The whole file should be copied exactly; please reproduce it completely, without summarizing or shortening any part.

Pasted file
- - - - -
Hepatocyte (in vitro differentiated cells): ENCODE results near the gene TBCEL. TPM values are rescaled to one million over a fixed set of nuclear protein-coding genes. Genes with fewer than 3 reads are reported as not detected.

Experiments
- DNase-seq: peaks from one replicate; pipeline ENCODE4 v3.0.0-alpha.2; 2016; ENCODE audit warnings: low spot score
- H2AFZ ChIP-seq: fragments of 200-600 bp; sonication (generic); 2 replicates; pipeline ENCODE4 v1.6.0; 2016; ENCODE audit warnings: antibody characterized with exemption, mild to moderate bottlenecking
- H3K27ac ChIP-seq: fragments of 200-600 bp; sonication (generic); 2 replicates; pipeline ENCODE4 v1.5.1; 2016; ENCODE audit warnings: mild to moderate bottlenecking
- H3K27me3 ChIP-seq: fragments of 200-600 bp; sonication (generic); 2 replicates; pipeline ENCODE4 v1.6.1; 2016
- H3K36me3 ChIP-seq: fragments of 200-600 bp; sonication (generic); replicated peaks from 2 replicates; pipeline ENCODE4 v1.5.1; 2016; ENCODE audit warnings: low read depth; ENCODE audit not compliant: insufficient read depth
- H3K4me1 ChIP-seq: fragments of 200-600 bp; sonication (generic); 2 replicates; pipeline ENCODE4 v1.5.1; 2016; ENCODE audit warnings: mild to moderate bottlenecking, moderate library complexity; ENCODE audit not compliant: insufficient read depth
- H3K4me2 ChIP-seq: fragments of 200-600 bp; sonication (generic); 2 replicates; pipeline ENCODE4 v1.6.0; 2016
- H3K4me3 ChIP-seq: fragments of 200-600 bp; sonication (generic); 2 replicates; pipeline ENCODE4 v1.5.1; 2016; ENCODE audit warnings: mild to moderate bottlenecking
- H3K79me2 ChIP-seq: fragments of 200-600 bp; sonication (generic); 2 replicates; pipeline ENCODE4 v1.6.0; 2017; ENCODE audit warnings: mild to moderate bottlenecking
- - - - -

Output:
Hepatocyte (in vitro differentiated cells): ENCODE results near the gene TBCEL. TPM values are rescaled to one million over a fixed set of nuclear protein-coding genes. Genes with fewer than 3 reads are reported as not detected.

Experiments
- DNase-seq: peaks from one replicate; pipeline ENCODE4 v3.0.0-alpha.2; 2016; ENCODE audit warnings: low spot score
- H2AFZ ChIP-seq: fragments of 200-600 bp; sonication (generic); 2 replicates; pipeline ENCODE4 v1.6.0; 2016; ENCODE audit warnings: antibody characterized with exemption, mild to moderate bottlenecking
- H3K27ac ChIP-seq: fragments of 200-600 bp; sonication (generic); 2 replicates; pipeline ENCODE4 v1.5.1; 2016; ENCODE audit warnings: mild to moderate bottlenecking
- H3K27me3 ChIP-seq: fragments of 200-600 bp; sonication (generic); 2 replicates; pipeline ENCODE4 v1.6.1; 2016
- H3K36me3 ChIP-seq: fragments of 200-600 bp; sonication (generic); replicated peaks from 2 replicates; pipeline ENCODE4 v1.5.1; 2016; ENCODE audit warnings: low read depth; ENCODE audit not compliant: insufficient read depth
- H3K4me1 ChIP-seq: fragments of 200-600 bp; sonication (generic); 2 replicates; pipeline ENCODE4 v1.5.1; 2016; ENCODE audit warnings: mild to moderate bottlenecking, moderate library complexity; ENCODE audit not compliant: insufficient read depth
- H3K4me2 ChIP-seq: fragments of 200-600 bp; sonication (generic); 2 replicates; pipeline ENCODE4 v1.6.0; 2016
- H3K4me3 ChIP-seq: fragments of 200-600 bp; sonication (generic); 2 replicates; pipeline ENCODE4 v1.5.1; 2016; ENCODE audit warnings: mild to moderate bottlenecking
- H3K79me2 ChIP-seq: fragments of 200-600 bp; sonication (generic); 2 replicates; pipeline ENCODE4 v1.6.0; 2017; ENCODE audit warnings: mild to moderate bottlenecking